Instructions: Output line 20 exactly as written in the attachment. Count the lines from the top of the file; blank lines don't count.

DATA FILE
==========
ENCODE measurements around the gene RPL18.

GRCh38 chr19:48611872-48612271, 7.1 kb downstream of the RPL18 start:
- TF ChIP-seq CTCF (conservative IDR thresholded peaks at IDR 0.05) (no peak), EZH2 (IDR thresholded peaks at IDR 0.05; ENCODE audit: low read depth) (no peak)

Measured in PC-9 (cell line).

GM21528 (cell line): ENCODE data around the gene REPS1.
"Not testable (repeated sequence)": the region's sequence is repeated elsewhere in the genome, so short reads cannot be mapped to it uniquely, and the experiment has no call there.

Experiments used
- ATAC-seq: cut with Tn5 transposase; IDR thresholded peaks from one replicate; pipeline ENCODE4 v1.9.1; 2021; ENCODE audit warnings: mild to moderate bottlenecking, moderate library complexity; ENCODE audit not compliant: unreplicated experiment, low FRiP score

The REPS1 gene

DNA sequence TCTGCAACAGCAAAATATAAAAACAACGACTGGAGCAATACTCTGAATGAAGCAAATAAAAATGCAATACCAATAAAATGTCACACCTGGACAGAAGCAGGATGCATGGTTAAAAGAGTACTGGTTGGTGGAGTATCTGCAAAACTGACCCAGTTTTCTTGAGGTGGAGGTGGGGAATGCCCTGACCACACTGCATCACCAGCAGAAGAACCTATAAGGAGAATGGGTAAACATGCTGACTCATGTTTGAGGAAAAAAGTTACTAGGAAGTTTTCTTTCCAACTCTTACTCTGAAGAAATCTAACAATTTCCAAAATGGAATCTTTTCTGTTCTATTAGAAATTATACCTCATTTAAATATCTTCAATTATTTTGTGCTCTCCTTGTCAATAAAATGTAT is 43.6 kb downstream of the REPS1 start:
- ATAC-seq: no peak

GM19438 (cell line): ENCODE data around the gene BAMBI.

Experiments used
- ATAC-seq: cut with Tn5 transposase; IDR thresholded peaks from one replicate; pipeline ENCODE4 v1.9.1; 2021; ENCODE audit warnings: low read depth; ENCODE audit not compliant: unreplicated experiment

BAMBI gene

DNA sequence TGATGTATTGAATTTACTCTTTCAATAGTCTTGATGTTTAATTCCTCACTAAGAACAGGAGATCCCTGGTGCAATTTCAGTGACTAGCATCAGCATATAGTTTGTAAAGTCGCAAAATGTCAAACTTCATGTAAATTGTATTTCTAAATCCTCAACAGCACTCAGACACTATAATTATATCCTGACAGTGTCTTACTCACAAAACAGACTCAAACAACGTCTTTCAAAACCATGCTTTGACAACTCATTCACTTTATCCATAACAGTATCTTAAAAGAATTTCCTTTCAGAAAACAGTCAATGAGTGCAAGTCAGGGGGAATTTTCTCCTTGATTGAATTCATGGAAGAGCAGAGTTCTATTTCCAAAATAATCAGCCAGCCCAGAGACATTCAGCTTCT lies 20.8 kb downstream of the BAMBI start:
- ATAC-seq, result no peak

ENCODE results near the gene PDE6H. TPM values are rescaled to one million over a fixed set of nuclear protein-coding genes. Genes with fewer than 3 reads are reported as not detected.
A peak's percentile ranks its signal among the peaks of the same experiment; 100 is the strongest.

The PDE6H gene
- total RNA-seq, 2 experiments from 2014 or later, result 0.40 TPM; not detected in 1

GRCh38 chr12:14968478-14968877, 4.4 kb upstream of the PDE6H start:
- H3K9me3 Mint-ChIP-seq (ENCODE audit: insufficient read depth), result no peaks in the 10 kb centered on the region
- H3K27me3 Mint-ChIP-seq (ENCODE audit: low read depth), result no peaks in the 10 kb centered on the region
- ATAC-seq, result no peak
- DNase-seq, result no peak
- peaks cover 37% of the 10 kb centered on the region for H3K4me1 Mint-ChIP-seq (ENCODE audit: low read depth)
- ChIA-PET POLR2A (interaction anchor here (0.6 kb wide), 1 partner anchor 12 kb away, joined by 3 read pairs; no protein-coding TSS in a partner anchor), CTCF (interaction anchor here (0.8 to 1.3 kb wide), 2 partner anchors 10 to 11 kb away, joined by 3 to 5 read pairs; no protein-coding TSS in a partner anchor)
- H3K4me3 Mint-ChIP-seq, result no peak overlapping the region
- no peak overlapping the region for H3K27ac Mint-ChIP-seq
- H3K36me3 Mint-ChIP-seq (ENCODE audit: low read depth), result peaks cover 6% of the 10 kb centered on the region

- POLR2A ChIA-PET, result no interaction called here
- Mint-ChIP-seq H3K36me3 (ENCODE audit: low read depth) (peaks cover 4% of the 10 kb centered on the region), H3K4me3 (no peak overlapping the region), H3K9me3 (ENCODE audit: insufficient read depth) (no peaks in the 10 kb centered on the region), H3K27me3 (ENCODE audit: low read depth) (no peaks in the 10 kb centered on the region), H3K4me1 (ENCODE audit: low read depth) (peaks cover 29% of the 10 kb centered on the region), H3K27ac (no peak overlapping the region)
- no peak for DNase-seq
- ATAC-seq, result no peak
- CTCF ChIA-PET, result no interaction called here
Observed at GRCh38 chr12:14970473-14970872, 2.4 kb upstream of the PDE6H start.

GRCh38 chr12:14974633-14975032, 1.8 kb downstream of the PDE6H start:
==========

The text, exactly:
The PDE6H gene